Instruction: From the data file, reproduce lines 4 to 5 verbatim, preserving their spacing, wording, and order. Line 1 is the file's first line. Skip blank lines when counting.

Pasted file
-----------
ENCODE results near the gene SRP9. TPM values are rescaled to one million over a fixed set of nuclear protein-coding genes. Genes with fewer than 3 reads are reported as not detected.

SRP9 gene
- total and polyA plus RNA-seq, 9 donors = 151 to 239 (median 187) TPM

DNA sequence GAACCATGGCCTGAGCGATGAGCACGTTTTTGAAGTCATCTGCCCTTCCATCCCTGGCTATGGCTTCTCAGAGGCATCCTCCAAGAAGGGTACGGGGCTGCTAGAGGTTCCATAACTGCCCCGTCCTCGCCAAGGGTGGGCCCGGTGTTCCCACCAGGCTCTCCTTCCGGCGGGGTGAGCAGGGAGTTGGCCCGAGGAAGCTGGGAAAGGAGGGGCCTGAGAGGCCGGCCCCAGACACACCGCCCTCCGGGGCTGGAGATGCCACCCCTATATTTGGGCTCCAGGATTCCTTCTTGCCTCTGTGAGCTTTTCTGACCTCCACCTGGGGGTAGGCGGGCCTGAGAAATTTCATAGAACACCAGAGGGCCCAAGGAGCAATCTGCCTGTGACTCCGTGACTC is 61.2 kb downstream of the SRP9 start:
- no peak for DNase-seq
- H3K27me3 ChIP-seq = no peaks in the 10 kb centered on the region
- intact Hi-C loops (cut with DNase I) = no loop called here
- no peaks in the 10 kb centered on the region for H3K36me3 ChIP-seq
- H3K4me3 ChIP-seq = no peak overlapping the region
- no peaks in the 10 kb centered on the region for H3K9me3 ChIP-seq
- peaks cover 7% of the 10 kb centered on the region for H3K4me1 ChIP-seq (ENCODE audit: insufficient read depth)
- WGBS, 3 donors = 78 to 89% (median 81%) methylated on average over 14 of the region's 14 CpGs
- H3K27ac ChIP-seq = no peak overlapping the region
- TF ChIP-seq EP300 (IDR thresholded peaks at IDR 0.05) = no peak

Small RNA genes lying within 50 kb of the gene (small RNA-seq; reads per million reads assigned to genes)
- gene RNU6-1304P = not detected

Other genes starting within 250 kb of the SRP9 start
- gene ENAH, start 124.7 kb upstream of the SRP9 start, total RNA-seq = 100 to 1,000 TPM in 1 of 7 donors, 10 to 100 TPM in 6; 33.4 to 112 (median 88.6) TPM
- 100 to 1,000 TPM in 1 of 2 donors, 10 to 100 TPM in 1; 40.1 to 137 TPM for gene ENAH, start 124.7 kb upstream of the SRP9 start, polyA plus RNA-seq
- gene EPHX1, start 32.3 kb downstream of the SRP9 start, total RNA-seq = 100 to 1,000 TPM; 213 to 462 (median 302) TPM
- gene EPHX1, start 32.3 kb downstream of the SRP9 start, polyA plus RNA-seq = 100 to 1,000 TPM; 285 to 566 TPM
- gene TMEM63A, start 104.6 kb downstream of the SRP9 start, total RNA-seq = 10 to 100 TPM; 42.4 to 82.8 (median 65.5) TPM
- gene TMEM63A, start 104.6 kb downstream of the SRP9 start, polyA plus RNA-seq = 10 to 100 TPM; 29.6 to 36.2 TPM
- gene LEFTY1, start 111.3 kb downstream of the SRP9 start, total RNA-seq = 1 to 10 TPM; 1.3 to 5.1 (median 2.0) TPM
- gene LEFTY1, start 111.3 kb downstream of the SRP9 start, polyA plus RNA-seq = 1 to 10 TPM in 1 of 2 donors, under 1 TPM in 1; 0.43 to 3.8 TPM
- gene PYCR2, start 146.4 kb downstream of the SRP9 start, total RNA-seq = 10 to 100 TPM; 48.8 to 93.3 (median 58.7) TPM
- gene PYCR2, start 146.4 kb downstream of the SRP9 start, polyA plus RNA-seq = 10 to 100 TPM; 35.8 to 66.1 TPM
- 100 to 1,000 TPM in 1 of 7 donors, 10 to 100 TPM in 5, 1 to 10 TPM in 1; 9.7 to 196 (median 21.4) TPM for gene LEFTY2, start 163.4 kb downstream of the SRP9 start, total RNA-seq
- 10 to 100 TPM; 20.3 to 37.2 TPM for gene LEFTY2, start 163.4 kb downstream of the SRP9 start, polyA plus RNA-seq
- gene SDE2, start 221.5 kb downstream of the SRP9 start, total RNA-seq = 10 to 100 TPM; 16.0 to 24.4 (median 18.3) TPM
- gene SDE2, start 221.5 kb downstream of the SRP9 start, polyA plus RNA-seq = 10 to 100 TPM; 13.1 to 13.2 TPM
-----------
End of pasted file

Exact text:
DNA sequence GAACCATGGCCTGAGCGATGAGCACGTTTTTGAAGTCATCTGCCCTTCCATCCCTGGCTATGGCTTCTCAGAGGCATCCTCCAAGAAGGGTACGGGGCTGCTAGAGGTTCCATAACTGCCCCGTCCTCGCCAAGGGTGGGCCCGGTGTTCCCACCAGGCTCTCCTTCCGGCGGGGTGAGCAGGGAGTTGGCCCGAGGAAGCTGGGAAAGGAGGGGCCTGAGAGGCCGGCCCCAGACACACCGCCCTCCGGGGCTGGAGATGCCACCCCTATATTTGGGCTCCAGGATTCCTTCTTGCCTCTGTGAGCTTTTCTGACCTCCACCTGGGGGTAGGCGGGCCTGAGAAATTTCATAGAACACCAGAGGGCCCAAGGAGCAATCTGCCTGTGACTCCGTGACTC is 61.2 kb downstream of the SRP9 start:
- no peak for DNase-seq